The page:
BEAUCHAMP: It was so disheartening. I mean, everybody took the meeting. Most people weren’t listening, the ones who were just started thinking about how they would do it. Does it need a box? Do you need to send it together? Can you send one at a time every week? My wife doesn’t use beauty products, like what about her?
HOFFMAN: This is where it’s important to know not just what your vision is, but who you are pitching to and how you can help them to see it.
BEAUCHAMP: We thought this is legit, but we couldn’t get anybody to really take the leap. Everybody was looking for somebody else to validate it first.
HOFFMAN: The idea wasn’t hard to understand. However, this was 2010. People were not used to having multiple monthly subscriptions – just one or two subscriptions felt like a real commitment.
On top of this was the fear of the untested. Katia and Hayley just couldn’t get these investors to share their sense of surprise and delight at having a curated box of samples arrive at their houses each month. But to them it was so obvious. So they needed to find another angle to describe it.
HOFFMAN: So when you did the pitches to these early investors and the investors said, “No,” what was your conclusion from those no’s? What learnings did you take away? What did you think?
BEAUCHAMP: It was a range from “too bad for you, you’re going to miss something huge” and a little bit more self-actualized realization of I think I need to consider how to say it differently. Because I don’t question the idea, but maybe the message isn’t right. Maybe I’m not framing it right.
HOFFMAN: Note how Katia was unwavering in the faith in her idea. She could have put the refusals down to a lack of vision on the part of investors. And this is a valid approach – up to a point. We often talk about the “chorus of no’s” that almost every pitching entrepreneur faces. Overcoming it is partly to do with grit. But it’s also to do with finessing your pitch so it will prick the ears of your potential investors. Even if that pitch puts what excites you the most into a softer focus.
BEAUCHAMP: So I’m a woman, and I’m launching a business in beauty. And apparently that means I love beauty, and I really didn’t. I loved the business of beauty. I definitely thought beauty served a purpose. It’s not that I couldn’t find joy from it, but I was never and I’m still not somebody who would spend discretionary time learning about beauty. And that was the whole point. And I felt as though when we were starting to pitch the concept of the problem in the beauty industry, it was almost a glaze over of “these young women who really love beauty are trying to be beauty entrepreneurs or beauty business women.” And I was frustrated by that thinking, “We really don’t.”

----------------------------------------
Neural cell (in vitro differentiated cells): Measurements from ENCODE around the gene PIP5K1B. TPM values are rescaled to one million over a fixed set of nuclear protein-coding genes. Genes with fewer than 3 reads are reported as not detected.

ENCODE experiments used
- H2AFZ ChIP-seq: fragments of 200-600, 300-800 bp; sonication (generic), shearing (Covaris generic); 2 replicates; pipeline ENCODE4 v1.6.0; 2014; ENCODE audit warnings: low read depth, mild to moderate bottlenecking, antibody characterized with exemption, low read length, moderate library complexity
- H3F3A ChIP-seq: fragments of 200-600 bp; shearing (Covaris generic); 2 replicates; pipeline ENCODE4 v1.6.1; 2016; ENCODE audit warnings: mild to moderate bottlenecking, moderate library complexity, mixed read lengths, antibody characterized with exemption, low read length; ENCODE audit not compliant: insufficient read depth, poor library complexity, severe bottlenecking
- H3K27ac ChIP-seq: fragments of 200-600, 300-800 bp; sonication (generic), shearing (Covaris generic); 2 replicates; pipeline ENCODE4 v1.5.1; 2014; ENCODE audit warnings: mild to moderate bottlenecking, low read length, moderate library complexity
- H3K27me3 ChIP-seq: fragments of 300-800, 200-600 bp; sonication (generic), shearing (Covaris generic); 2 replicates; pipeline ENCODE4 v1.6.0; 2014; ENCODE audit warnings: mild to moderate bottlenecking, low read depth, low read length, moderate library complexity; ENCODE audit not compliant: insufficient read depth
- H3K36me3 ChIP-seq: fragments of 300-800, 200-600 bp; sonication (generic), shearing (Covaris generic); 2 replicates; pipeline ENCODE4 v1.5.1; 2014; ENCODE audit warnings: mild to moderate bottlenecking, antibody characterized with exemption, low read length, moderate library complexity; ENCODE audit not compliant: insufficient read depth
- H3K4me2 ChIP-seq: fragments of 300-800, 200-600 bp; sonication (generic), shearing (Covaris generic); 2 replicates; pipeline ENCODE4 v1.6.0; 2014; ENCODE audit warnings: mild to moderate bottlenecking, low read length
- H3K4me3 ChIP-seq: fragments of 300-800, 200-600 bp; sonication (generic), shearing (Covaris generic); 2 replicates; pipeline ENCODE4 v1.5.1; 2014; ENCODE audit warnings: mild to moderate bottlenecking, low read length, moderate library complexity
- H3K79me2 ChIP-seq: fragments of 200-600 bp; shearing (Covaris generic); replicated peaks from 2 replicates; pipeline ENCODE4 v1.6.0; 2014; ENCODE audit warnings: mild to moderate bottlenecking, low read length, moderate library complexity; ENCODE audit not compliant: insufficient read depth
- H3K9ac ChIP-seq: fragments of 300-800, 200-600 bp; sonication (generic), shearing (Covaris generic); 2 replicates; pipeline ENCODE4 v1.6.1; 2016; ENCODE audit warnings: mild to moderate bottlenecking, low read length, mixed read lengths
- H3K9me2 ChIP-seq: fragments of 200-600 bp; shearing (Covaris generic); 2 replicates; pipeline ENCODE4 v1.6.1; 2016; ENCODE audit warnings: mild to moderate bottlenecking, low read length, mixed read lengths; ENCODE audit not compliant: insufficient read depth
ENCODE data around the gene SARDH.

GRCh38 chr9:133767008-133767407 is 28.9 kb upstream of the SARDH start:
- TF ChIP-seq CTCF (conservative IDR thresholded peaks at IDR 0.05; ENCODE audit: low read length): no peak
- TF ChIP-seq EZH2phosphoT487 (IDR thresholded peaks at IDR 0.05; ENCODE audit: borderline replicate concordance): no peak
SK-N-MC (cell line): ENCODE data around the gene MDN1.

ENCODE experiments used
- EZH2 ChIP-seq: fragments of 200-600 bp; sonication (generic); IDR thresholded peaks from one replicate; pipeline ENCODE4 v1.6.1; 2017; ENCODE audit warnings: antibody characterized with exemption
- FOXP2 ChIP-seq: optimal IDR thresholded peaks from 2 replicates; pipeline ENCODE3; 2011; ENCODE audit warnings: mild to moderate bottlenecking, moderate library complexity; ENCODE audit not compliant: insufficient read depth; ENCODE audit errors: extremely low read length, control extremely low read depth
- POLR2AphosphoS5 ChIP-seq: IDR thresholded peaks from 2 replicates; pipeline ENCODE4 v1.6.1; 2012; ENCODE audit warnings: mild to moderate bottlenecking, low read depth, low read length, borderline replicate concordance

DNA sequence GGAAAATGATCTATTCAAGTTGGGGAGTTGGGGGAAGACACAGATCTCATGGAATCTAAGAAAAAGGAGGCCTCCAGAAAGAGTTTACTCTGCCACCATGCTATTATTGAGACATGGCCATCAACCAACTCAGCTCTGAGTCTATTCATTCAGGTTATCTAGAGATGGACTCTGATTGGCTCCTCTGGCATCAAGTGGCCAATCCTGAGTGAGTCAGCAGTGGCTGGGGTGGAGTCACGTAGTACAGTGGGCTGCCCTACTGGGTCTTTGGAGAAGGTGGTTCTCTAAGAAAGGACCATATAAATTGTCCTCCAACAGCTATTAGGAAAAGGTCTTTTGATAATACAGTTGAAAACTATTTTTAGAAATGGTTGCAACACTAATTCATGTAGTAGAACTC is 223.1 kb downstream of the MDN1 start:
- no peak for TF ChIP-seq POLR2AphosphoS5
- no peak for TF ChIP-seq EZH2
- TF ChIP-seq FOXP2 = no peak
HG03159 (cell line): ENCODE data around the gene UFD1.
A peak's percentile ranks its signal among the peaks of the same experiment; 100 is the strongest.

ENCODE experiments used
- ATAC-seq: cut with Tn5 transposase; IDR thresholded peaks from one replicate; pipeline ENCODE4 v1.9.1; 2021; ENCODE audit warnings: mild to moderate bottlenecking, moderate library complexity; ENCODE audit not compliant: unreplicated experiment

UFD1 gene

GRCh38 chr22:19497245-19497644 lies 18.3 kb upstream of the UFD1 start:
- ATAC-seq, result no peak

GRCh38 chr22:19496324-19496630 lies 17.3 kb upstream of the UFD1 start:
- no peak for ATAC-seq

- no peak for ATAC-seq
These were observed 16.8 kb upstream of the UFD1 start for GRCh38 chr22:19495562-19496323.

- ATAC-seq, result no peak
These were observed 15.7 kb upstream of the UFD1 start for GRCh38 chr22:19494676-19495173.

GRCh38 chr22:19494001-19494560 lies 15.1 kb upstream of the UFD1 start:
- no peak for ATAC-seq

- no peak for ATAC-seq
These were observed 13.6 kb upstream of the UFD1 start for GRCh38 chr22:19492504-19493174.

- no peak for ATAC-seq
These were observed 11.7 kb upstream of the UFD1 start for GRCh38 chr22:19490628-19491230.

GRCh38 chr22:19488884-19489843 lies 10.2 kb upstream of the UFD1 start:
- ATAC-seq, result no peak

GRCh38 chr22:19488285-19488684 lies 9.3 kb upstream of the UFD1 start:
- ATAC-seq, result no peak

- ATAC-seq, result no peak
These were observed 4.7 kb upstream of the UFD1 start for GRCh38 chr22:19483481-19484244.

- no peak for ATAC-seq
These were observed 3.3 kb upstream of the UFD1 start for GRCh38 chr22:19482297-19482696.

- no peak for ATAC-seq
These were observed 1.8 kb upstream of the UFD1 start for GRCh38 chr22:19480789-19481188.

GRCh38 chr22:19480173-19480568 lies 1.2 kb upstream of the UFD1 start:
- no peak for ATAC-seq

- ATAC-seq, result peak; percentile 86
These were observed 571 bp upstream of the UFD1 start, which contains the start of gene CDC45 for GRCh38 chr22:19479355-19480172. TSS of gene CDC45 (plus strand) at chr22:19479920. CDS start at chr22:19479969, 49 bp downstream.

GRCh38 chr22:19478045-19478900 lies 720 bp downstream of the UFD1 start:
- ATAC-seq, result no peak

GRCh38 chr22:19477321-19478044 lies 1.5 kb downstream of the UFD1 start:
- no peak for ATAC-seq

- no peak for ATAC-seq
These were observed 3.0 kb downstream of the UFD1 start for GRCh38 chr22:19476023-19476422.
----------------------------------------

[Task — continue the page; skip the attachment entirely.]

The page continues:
HOFFMAN: What is so smart about Katia’s approach here is how she imagines herself as the investor. Because she’s not only imagining what they’re looking for in a company, or a founder. She’s also imagining how their preconceptions and prejudices shape their judgment. She had to make her vision seem obvious to them.
Katia wasn’t passionate about creating a product in the beauty sector; she was passionate about having a transformative effect on an entire industry that would be a net gain for suppliers and customers – and of course, anyone who would invest in her idea. So she put her industry-flipping idea into more conventional terms that would appeal to an investor audience.
BEAUCHAMP: We see this incredible industry that has incredibly high margin, that has 2% of sales on the internet, and we believe that there is a willingness to pay for… The customer will pay to be acquired. Why is nobody listening to that?
So, yeah we really needed to shift talking about it to language and words that were more of the moment. Machine-learning and personalization and yes, this idea of customers paying to be acquired, really having this dynamic shift on the potential monetization. And we had to learn that.
HOFFMAN: I told Katia why I lit up when I first learned about Birchbox.